Statistics and Computing, 29, pages: 1317-1333, 2019 (article)

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DOI [BibTex]

DOI [BibTex]


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Probabilistic solutions to ordinary differential equations as nonlinear Bayesian filtering: a new perspective

Tronarp, F., Kersting, H., Särkkä, S. H. P.

Statistics and Computing, 29(6):1297-1315, 2019 (article)

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DOI [BibTex]

DOI [BibTex]


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Rigid vs compliant contact: an experimental study on biped walking

Khadiv, M., Moosavian, S. A. A., Yousefi-Koma, A., Sadedel, M., Ehsani-Seresht, A., Mansouri, S.

Multibody System Dynamics, 45(4):379-401, 2019 (article)

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DOI [BibTex]

DOI [BibTex]


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Dense connectomic reconstruction in layer 4 of the somatosensory cortex

Motta, A., Berning, M., Boergens, K. M., Staffler, B., Beining, M., Loomba, S., Hennig, P., Wissler, H., Helmstaedter, M.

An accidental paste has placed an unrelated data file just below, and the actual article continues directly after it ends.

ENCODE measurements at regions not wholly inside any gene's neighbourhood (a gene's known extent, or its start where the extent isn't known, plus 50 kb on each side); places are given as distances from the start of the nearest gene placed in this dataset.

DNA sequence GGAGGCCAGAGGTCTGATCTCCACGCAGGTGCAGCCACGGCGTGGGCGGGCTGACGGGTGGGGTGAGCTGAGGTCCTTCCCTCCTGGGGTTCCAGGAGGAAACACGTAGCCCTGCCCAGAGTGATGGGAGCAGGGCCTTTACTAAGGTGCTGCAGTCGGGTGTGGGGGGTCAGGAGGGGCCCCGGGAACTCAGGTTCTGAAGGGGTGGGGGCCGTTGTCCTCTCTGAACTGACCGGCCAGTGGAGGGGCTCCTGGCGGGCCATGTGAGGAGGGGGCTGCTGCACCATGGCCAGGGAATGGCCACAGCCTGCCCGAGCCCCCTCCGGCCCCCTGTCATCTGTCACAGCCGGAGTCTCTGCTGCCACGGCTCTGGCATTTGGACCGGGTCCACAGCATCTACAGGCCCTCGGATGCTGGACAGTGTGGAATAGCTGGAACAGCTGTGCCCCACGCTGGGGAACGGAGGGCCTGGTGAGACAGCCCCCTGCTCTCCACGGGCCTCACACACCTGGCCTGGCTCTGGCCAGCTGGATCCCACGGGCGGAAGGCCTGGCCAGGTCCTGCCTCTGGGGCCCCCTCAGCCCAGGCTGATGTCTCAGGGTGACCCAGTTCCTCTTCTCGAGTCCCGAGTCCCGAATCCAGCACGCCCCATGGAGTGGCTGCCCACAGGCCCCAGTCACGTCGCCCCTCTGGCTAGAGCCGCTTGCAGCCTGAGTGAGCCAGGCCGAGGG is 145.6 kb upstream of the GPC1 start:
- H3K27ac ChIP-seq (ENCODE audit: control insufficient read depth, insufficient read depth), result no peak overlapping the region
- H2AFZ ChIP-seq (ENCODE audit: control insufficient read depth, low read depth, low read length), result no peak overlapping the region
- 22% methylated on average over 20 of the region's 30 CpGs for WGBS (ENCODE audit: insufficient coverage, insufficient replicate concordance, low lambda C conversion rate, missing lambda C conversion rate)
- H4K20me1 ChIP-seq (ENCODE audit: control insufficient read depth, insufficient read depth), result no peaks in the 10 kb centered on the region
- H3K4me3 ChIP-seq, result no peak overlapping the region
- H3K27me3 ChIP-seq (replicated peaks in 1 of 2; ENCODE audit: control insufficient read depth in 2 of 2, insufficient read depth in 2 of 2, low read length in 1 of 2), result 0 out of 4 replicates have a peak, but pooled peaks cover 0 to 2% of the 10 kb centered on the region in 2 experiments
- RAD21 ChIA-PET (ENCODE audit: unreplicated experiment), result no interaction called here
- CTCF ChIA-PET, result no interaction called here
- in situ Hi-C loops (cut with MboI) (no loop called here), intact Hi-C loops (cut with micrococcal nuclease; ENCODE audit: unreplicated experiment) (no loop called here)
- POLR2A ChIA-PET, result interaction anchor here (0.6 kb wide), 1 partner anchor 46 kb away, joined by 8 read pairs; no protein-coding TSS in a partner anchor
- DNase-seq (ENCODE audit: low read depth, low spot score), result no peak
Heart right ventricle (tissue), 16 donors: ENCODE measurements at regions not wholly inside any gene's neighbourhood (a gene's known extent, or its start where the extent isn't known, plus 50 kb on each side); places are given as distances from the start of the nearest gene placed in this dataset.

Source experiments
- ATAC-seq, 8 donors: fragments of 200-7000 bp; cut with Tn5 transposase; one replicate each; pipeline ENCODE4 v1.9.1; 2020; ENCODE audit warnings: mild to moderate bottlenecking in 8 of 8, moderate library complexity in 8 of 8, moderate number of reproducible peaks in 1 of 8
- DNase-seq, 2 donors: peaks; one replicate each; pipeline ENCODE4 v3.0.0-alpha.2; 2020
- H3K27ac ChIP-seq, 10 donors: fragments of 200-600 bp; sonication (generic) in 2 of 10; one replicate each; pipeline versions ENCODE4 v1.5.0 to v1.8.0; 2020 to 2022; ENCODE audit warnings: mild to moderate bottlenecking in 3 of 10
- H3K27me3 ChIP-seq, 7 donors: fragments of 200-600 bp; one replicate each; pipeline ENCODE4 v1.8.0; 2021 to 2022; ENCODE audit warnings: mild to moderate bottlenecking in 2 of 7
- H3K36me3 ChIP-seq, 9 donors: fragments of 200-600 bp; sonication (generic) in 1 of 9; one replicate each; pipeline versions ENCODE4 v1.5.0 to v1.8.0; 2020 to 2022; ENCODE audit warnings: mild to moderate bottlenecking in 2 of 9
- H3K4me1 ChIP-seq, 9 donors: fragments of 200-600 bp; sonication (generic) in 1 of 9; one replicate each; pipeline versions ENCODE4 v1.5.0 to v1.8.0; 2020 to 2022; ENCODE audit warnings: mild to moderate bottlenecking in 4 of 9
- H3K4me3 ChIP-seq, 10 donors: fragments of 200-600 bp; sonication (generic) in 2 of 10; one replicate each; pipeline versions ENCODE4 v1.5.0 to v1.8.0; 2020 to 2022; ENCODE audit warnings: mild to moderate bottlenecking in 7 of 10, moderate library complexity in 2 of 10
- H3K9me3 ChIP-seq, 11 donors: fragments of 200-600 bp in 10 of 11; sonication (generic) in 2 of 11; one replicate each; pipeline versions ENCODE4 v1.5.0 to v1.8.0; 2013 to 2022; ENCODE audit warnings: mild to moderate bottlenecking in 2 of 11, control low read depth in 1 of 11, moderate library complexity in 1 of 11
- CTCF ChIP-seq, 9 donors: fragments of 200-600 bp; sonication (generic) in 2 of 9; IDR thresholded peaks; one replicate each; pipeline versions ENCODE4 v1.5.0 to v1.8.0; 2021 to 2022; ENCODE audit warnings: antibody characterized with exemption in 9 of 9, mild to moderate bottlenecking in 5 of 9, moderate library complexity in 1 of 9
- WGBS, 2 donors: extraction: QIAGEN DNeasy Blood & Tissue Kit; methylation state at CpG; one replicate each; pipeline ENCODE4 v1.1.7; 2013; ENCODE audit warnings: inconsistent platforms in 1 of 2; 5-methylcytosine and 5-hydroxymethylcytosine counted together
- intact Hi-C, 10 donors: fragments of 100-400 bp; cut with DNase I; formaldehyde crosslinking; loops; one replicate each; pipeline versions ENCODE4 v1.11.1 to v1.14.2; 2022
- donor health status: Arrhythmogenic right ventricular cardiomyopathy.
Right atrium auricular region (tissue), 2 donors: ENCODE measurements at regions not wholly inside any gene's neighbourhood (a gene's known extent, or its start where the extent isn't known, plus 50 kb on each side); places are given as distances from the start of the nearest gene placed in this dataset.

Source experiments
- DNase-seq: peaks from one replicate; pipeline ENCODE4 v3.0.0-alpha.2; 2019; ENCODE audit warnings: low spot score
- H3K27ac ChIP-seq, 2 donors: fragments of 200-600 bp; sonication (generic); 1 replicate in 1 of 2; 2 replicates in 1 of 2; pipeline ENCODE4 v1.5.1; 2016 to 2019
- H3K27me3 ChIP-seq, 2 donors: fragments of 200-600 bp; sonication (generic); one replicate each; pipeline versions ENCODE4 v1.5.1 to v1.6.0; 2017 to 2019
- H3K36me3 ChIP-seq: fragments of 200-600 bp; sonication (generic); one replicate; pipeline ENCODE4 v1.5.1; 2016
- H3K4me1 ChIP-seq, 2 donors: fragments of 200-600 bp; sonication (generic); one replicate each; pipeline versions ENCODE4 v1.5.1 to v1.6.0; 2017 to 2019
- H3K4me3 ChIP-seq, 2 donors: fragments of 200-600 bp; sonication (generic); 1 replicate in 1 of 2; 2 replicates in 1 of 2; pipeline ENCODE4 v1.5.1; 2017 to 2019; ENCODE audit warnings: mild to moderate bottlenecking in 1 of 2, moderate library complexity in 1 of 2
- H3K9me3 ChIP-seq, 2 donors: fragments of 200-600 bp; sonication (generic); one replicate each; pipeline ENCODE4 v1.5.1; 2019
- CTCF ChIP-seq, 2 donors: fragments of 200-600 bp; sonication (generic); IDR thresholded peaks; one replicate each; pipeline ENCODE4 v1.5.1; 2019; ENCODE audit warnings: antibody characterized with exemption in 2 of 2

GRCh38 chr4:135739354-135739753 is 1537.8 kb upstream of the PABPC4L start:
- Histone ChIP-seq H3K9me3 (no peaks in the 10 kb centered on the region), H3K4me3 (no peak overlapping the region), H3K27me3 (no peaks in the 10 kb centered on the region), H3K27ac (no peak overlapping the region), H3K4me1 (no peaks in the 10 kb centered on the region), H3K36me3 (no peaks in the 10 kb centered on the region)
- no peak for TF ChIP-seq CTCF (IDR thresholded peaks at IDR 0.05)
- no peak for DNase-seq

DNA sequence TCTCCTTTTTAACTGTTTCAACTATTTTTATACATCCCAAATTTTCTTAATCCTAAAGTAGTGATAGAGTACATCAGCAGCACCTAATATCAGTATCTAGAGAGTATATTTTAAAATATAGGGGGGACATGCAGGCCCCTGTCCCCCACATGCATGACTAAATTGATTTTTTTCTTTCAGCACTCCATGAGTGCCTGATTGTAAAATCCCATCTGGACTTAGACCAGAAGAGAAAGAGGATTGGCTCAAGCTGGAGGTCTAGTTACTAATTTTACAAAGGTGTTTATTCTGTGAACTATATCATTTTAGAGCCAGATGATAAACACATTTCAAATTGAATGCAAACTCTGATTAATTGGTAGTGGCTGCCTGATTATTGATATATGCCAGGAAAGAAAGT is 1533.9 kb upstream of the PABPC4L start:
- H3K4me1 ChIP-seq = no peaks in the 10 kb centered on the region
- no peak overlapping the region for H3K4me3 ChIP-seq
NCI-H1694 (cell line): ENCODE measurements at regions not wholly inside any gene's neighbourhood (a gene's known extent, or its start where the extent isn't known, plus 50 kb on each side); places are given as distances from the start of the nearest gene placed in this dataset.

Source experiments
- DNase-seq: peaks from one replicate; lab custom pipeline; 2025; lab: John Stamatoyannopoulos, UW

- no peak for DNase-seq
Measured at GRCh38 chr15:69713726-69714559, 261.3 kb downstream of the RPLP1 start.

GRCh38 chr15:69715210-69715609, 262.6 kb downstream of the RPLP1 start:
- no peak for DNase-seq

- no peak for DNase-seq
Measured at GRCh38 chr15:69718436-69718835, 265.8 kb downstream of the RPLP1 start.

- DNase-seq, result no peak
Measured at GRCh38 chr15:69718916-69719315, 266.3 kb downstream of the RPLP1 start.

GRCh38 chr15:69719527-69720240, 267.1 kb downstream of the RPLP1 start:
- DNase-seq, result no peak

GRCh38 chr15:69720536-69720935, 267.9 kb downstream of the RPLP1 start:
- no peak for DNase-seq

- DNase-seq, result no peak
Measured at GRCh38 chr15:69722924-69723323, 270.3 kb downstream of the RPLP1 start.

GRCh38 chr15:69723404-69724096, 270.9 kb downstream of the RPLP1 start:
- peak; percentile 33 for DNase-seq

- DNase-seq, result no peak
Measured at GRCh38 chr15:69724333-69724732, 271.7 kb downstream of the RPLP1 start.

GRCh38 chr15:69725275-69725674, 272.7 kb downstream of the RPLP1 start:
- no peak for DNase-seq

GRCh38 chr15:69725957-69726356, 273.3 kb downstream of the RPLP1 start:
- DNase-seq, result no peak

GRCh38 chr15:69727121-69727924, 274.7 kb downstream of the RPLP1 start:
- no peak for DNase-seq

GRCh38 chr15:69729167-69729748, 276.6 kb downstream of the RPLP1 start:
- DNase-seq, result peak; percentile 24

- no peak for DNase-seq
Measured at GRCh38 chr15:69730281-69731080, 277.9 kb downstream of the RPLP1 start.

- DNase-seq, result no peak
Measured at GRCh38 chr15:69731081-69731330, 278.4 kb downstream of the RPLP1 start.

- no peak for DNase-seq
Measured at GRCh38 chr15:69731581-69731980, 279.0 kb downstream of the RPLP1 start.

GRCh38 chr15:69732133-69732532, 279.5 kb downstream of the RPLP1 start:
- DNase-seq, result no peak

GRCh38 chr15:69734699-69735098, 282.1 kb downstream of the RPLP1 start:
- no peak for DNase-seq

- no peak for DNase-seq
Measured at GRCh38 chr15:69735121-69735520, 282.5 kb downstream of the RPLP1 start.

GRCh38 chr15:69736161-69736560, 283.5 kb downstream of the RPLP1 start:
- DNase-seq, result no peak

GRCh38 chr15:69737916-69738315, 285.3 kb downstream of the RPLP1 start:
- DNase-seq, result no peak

Science, 366(6469):eaay3134, American Association for the Advancement of Science, 2019 (article)

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DOI [BibTex]

DOI [BibTex]


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Birch tar production does not prove Neanderthal behavioral complexity

Schmidt, P., Blessing, M., Rageot, M., Iovita, R., Pfleging, J., Nickel, K. G., Righetti, L., Tennie, C.

Proceedings of the National Academy of Sciences (PNAS), 116(36):17707-17711, 2019 (article)

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DOI [BibTex]

DOI [BibTex]


Probabilistic Linear Solvers: A Unifying View
Probabilistic Linear Solvers: A Unifying View

Bartels, S., Cockayne, J., Ipsen, I., Hennig, P.

Statistics and Computing, 29(6):1249-1263, 2019 (article)

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link (url) DOI [BibTex]